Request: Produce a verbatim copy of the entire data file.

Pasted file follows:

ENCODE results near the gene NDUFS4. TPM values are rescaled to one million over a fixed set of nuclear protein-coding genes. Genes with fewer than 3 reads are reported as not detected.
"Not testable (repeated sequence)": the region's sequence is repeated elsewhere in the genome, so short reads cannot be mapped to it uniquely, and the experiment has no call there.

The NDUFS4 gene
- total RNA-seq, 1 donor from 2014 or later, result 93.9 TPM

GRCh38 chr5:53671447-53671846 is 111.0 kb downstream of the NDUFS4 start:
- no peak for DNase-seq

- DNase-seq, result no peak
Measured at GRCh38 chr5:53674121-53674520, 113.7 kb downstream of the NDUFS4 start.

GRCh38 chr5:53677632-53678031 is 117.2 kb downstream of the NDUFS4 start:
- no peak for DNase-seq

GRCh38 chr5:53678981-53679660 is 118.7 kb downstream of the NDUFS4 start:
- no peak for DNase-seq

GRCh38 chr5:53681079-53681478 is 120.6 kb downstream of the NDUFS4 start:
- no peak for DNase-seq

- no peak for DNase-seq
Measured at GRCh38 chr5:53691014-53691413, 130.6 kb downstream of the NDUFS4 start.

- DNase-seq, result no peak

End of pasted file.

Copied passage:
ENCODE results near the gene NDUFS4. TPM values are rescaled to one million over a fixed set of nuclear protein-coding genes. Genes with fewer than 3 reads are reported as not detected.
"Not testable (repeated sequence)": the region's sequence is repeated elsewhere in the genome, so short reads cannot be mapped to it uniquely, and the experiment has no call there.

The NDUFS4 gene
- total RNA-seq, 1 donor from 2014 or later, result 93.9 TPM

GRCh38 chr5:53671447-53671846 is 111.0 kb downstream of the NDUFS4 start:
- no peak for DNase-seq

- DNase-seq, result no peak
Measured at GRCh38 chr5:53674121-53674520, 113.7 kb downstream of the NDUFS4 start.

GRCh38 chr5:53677632-53678031 is 117.2 kb downstream of the NDUFS4 start:
- no peak for DNase-seq

GRCh38 chr5:53678981-53679660 is 118.7 kb downstream of the NDUFS4 start:
- no peak for DNase-seq

GRCh38 chr5:53681079-53681478 is 120.6 kb downstream of the NDUFS4 start:
- no peak for DNase-seq

- no peak for DNase-seq
Measured at GRCh38 chr5:53691014-53691413, 130.6 kb downstream of the NDUFS4 start.

- DNase-seq, result no peak